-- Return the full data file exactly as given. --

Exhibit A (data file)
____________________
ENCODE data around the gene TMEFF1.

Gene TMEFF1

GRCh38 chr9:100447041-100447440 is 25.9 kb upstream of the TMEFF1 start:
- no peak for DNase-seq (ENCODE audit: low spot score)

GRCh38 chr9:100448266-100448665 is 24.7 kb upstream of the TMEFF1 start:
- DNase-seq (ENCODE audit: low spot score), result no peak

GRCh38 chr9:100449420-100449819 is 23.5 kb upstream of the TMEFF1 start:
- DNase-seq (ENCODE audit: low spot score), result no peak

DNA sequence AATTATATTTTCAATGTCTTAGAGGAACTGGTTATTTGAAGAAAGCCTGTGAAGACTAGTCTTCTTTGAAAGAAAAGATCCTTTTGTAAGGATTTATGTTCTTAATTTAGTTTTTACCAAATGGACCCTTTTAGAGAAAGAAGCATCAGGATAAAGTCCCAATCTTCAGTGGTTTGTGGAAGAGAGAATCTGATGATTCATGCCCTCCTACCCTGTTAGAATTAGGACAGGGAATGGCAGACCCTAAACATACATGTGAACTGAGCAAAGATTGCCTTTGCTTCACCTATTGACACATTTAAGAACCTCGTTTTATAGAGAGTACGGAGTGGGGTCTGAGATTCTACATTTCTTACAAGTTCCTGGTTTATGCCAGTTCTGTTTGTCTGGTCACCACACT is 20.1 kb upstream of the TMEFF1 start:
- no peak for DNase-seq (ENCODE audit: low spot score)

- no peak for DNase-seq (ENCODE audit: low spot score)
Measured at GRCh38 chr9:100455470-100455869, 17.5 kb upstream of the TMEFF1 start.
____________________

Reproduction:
ENCODE data around the gene TMEFF1.

Gene TMEFF1

GRCh38 chr9:100447041-100447440 is 25.9 kb upstream of the TMEFF1 start:
- no peak for DNase-seq (ENCODE audit: low spot score)

GRCh38 chr9:100448266-100448665 is 24.7 kb upstream of the TMEFF1 start:
- DNase-seq (ENCODE audit: low spot score), result no peak

GRCh38 chr9:100449420-100449819 is 23.5 kb upstream of the TMEFF1 start:
- DNase-seq (ENCODE audit: low spot score), result no peak

DNA sequence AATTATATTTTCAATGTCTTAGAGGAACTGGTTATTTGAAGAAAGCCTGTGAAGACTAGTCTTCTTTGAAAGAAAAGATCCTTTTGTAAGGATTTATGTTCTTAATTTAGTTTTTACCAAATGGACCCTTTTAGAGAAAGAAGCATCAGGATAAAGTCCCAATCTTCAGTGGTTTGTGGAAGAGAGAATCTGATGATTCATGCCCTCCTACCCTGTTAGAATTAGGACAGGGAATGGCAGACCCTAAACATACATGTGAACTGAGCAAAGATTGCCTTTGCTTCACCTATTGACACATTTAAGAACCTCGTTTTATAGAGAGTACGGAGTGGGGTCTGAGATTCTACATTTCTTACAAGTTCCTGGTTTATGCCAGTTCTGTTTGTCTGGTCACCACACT is 20.1 kb upstream of the TMEFF1 start:
- no peak for DNase-seq (ENCODE audit: low spot score)

- no peak for DNase-seq (ENCODE audit: low spot score)
Measured at GRCh38 chr9:100455470-100455869, 17.5 kb upstream of the TMEFF1 start.